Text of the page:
OBJECTIVE Thyroid cancer is the most common endocrine malignancy but is none the less rare. Some aspects of its management remain controversial. Previous audits of patient management in the United Kingdom have revealed deficiencies, especially in communication between specialists. We have audited patient management in a large university-associated teaching hospital, assessing points of good practice identified from published guidelines and reviews, and have compared findings in groups of patients managed jointly by specialists with an interest in thyroid cancer (including surgeon, endocrinologist and oncologist) with a group managed by other clinicians outside that setting.
DESIGN AND PATIENTS Retrospective case-note review of 205 patients with differentiated (papillary or follicular) cancer including group A (n = 134; managed in a specialist multi-disciplinary clinic setting) and group B (n = 71; managed in other clinic settings). Points of good practice investigated were adequacy of surgery, surgical complications, prescription and adequacy of T4 treatment, adequacy of monitoring by measurement of serum thyroglobulin and action taken and appropriate administration of ablative radioiodine.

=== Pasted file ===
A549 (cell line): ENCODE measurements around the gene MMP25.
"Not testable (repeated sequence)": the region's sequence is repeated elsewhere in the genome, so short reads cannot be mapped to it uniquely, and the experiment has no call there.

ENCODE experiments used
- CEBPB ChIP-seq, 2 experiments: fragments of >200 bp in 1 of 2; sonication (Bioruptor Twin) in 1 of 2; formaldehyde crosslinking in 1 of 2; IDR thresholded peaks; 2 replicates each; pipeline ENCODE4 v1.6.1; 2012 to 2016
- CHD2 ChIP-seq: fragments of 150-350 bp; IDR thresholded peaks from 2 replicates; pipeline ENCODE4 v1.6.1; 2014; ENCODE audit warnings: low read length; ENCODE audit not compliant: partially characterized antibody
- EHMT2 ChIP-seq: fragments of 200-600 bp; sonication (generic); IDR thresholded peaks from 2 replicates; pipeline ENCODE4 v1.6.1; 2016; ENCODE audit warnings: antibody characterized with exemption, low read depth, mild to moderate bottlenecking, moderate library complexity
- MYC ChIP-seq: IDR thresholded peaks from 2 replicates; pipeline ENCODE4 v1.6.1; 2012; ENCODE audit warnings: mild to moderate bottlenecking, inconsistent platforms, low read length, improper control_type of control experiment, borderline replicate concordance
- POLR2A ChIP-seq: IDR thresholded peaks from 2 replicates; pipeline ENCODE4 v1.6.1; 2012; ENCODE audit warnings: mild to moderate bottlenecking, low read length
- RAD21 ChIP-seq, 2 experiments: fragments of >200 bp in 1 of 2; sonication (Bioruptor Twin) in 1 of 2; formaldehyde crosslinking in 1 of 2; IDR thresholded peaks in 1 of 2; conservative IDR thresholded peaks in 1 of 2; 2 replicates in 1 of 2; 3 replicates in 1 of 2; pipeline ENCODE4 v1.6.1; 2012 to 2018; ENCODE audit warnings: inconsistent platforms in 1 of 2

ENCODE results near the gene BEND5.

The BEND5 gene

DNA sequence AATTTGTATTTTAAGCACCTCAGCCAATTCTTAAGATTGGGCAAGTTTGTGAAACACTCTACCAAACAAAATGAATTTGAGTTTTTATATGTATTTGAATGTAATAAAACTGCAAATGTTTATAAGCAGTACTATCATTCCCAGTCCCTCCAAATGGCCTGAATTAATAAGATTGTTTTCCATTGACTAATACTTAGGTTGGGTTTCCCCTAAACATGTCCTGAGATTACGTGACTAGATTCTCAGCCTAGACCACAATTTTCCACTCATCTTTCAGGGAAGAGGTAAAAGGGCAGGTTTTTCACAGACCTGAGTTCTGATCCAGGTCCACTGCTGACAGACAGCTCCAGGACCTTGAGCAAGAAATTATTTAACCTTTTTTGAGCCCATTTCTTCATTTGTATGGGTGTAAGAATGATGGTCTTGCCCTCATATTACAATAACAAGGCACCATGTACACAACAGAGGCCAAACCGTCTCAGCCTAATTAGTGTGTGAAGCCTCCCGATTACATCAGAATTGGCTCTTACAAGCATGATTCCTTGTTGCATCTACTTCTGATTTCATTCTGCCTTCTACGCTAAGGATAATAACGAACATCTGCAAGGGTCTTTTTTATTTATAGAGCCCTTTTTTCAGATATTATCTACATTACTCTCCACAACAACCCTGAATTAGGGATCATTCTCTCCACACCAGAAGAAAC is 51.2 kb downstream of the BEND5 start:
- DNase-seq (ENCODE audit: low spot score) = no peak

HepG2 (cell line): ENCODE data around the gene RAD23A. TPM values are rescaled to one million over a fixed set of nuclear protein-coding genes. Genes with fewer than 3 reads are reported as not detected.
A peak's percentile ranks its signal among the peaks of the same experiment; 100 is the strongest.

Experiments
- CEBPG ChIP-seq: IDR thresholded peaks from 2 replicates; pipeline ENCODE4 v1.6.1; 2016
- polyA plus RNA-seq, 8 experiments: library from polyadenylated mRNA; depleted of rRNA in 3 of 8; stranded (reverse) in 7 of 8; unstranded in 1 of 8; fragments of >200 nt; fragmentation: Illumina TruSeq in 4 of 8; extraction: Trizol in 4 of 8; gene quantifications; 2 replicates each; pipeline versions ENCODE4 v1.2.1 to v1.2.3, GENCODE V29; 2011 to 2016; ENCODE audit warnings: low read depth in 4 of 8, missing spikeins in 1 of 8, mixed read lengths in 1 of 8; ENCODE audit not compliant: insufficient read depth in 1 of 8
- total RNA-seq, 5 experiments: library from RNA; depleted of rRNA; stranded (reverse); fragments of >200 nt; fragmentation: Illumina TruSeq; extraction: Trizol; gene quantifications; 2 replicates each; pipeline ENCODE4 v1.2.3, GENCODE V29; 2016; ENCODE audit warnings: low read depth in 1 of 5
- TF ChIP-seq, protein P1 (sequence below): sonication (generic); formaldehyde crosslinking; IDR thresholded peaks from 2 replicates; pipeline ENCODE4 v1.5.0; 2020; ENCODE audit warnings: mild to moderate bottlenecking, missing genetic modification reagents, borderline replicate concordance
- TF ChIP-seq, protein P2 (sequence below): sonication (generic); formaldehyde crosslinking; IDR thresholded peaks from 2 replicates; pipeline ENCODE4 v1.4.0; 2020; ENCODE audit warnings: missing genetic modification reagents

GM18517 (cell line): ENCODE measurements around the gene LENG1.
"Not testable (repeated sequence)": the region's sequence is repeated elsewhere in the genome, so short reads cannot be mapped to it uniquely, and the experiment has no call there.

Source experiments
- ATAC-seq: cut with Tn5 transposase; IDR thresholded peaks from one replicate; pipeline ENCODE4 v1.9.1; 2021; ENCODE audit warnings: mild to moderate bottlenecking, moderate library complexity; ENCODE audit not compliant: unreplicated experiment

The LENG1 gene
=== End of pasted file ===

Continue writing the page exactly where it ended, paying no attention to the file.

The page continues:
RESULTS Deficiencies in management of the cohort as a whole were identified, including inadequate surgery and inadequate TSH suppression in approximately one-fifth of the cases. Monitoring with thyroglobulin measurements and action when serum thyroglobulin was high were also inadequate in some cases and ablative radioiodine was not given, despite being indicated in 11·7% of the cohort. Inadequate surgery and failure to administer radioiodine were less common in those managed in a specialist clinic setting than in those managed in other clinic settings.
CONCLUSIONS The findings highlight the need for locally agreed protocols in managing relatively rare endocrine disorders such as thyroid cancer and argue in favour of centralization of expertise and patient management in multi-disciplinary specialist clinic settings.